By Susie Mesure
In a commune near Toulouse, there is a small corner that is forever Kent. A British couple, inspired by the celebrated gardens of Sissinghurst Castle, have transformed the sprawling grounds of a 19th-century manor house in the Tarn region. The property is in a hamlet of eight buildings near Rabastens, a town on the pilgrim route to Santiago de Compostela.
“We had a blank canvas; the garden was a big empty space,” says owner Alison, who prefers not to disclose her surname. She and her husband bought the four-bedroom property in 1996. The couple are selling to spend more time with their grandchildren in England and the house and extensive grounds, which include a 3-acre wood, are on the market for €1.4mn.
“We decided, through the influence of Sissinghurst, to divide the land into garden rooms to try and make it more manageable,” adds Alison. Vita Sackville-West, the novelist and poet renowned for her garden designs, created different areas, or “rooms”, with seasonal planting to bring year-round interest to her garden at Sissinghurst, which is now a National Trust property.
The first challenge was to bring the soil back to life by digging in 7 tonnes of manure each year until the worms returned. “There was no bird song back then but now we have nightingales in the spring, and the gardens are full of blackbirds,” says Alison. The couple divided up the 5 acres of gardens with hedges of yew and hornbeam. “They [the hedges] are very tough, don’t need water and provide shade, which is proving to be our most valuable asset: the last two summers have been quite brutal. It’s not just the heat but the drought.”
Alison propagates plants from seeds in her Hartley Botanic greenhouse, which was erected by a team from the UK and sits in the garden surrounded by stone walls and hedges. All the herbs in the garden started life here. “I was inspired by Jekka McVicar, the queen of herbs. I planted six different beds, lined with box hedges, which I brought over from my old garden in Kent.”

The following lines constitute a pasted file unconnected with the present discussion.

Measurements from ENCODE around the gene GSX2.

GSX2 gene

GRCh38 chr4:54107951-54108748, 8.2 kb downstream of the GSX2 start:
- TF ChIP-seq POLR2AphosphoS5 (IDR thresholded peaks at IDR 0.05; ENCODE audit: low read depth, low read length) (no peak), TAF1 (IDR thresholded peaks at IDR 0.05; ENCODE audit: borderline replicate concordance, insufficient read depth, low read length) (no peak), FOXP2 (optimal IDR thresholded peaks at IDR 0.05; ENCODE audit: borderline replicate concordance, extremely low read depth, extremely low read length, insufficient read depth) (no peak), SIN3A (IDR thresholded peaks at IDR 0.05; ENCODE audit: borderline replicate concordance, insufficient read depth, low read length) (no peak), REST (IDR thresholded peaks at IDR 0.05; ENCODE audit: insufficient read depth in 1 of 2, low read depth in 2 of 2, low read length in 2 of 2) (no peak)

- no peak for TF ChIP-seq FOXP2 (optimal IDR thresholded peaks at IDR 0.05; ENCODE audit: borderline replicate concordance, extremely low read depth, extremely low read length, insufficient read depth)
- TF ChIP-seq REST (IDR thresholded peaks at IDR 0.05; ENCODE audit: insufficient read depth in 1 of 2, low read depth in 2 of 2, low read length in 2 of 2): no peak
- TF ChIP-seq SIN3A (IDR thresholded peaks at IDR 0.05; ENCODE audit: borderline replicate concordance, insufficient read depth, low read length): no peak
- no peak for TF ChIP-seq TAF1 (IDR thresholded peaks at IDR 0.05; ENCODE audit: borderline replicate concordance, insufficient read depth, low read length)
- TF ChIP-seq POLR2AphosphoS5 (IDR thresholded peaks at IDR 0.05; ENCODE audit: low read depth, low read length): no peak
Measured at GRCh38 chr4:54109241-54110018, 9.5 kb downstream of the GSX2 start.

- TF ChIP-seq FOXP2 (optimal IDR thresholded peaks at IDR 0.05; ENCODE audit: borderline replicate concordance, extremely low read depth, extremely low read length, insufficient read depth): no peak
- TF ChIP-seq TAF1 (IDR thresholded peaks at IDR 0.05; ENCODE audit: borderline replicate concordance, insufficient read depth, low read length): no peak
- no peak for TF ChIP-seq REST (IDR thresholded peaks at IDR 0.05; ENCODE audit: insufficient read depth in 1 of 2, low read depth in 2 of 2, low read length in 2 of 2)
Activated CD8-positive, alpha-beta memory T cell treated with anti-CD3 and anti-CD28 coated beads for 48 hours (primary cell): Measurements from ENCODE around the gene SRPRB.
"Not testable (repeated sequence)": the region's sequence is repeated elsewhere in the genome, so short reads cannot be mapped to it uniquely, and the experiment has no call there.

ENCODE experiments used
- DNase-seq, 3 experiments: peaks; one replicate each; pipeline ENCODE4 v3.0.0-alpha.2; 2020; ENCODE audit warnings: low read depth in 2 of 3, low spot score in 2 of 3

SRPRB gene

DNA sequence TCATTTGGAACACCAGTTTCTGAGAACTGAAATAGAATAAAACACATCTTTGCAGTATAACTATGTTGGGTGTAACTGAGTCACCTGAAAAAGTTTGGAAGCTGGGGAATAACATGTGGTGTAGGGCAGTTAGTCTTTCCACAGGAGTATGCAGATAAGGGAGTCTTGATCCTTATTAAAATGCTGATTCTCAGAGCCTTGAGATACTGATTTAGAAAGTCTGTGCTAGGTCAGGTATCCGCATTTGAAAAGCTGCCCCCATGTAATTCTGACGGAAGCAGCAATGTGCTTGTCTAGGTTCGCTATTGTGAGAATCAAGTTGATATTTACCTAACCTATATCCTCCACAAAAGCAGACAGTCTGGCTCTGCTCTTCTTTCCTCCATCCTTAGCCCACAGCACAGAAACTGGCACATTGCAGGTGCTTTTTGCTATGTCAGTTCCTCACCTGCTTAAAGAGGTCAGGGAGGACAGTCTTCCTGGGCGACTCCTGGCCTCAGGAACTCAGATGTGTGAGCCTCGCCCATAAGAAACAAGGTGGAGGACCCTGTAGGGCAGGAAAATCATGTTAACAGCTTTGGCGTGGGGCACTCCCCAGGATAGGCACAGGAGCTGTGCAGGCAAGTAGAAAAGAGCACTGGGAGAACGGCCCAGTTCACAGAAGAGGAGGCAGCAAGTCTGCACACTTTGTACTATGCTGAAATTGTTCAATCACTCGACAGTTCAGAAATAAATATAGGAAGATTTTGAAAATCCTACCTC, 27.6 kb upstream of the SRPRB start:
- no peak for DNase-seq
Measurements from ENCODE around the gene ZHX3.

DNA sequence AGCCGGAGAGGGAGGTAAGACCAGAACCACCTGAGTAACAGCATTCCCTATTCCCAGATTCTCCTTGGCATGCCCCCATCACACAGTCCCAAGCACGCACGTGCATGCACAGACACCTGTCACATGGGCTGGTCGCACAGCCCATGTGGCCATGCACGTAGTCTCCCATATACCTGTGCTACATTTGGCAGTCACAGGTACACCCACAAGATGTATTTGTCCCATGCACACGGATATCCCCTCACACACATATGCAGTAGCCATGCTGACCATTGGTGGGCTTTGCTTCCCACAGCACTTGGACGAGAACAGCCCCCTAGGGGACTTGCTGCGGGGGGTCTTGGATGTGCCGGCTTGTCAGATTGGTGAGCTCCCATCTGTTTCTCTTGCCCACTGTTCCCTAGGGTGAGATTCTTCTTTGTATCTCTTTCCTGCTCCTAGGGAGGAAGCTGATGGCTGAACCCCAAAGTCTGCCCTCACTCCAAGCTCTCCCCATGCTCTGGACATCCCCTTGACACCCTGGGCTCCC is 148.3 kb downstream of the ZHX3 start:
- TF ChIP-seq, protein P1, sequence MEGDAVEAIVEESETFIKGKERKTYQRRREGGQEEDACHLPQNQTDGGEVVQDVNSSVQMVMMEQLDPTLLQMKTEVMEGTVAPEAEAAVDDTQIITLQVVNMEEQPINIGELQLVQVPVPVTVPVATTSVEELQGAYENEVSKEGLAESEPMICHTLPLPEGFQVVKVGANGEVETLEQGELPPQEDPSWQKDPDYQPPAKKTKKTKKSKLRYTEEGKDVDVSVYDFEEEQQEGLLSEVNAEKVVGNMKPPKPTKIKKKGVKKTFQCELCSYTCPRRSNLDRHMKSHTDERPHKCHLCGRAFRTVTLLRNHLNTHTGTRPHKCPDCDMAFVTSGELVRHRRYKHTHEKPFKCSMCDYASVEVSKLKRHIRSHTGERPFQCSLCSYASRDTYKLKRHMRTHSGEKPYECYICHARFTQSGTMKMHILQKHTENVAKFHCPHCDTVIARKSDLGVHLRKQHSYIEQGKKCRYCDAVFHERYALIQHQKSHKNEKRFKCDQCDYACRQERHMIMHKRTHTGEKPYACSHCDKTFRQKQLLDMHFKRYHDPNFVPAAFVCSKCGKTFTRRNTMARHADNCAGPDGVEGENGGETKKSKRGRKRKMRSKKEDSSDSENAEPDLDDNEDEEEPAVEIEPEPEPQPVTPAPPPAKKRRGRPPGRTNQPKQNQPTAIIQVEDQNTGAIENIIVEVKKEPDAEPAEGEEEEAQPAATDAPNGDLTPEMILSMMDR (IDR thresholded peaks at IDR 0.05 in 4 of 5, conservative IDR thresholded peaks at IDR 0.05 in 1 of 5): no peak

Another area, the so-called river garden, has “thousands upon thousands” of bulbs, providing first a river of bluebells, then one of iris reticulata, and, finally, a stream of delicate muscari. The north sloping field is devoted to wild flowers. At the bottom, it is flanked by a row of firmiana simplex trees grown from seeds bought from a botanical garden near Shanghai in 2012. “They are excruciatingly slow growers but I have 12 trees, about 5ft tall.”
Church field, which is next to the hamlet’s old church, has a row of about 40 Iranian white mulberry trees, grown from seedlings bought at a market in Isfahan (the couple have travelled the world, living in China and Iran). The north field includes an orchard with fruit tree varieties including apricots, cherry and mirabelles. At the west side of the property, there is an area with a barbecue pit with views over the countryside — on a clear day, the distant Pyrenees are visible. “When the sun goes down, the whole sky goes red,” says Alison. She also enjoys the views northwards of the Grésigne forest, Europe’s biggest forest of sessile oak.
The house, which was extensively renovated in 2012, features a stone fireplace and flagstone flooring in the living room. There is a climatised wine cave with space for 2,000 bottles, while outside, the heated 12 x 6-metre saltwater swimming pool is surrounded by 15 mature olive trees. There is also a large garage, a workshop, a potting shed and a dovecote.
Photography: Knight Frank